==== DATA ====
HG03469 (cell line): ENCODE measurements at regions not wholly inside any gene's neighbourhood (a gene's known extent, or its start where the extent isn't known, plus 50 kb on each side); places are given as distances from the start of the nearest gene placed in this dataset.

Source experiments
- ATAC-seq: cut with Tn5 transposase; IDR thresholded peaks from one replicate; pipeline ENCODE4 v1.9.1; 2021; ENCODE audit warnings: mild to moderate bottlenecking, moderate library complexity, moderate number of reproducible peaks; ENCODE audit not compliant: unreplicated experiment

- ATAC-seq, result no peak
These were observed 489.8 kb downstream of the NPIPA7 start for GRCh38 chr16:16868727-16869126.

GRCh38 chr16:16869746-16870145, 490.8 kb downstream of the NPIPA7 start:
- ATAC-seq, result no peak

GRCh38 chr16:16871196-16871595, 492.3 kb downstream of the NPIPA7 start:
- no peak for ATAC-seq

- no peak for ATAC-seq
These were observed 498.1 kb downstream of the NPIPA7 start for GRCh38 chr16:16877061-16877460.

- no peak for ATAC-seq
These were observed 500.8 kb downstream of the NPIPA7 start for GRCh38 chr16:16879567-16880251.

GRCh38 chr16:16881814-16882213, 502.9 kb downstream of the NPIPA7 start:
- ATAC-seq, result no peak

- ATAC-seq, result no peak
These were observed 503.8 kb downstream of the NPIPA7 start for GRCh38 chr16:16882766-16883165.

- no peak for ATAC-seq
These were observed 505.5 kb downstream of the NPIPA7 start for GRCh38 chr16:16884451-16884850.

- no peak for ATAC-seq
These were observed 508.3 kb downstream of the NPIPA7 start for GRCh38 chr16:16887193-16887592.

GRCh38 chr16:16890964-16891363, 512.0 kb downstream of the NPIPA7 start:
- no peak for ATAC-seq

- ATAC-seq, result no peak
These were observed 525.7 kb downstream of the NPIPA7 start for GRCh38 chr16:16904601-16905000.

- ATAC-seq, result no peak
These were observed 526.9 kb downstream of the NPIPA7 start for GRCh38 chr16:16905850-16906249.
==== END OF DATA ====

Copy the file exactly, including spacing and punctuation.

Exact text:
HG03469 (cell line): ENCODE measurements at regions not wholly inside any gene's neighbourhood (a gene's known extent, or its start where the extent isn't known, plus 50 kb on each side); places are given as distances from the start of the nearest gene placed in this dataset.

Source experiments
- ATAC-seq: cut with Tn5 transposase; IDR thresholded peaks from one replicate; pipeline ENCODE4 v1.9.1; 2021; ENCODE audit warnings: mild to moderate bottlenecking, moderate library complexity, moderate number of reproducible peaks; ENCODE audit not compliant: unreplicated experiment

- ATAC-seq, result no peak
These were observed 489.8 kb downstream of the NPIPA7 start for GRCh38 chr16:16868727-16869126.

GRCh38 chr16:16869746-16870145, 490.8 kb downstream of the NPIPA7 start:
- ATAC-seq, result no peak

GRCh38 chr16:16871196-16871595, 492.3 kb downstream of the NPIPA7 start:
- no peak for ATAC-seq

- no peak for ATAC-seq
These were observed 498.1 kb downstream of the NPIPA7 start for GRCh38 chr16:16877061-16877460.

- no peak for ATAC-seq
These were observed 500.8 kb downstream of the NPIPA7 start for GRCh38 chr16:16879567-16880251.

GRCh38 chr16:16881814-16882213, 502.9 kb downstream of the NPIPA7 start:
- ATAC-seq, result no peak

- ATAC-seq, result no peak
These were observed 503.8 kb downstream of the NPIPA7 start for GRCh38 chr16:16882766-16883165.

- no peak for ATAC-seq
These were observed 505.5 kb downstream of the NPIPA7 start for GRCh38 chr16:16884451-16884850.

- no peak for ATAC-seq
These were observed 508.3 kb downstream of the NPIPA7 start for GRCh38 chr16:16887193-16887592.

GRCh38 chr16:16890964-16891363, 512.0 kb downstream of the NPIPA7 start:
- no peak for ATAC-seq

- ATAC-seq, result no peak
These were observed 525.7 kb downstream of the NPIPA7 start for GRCh38 chr16:16904601-16905000.

- ATAC-seq, result no peak
These were observed 526.9 kb downstream of the NPIPA7 start for GRCh38 chr16:16905850-16906249.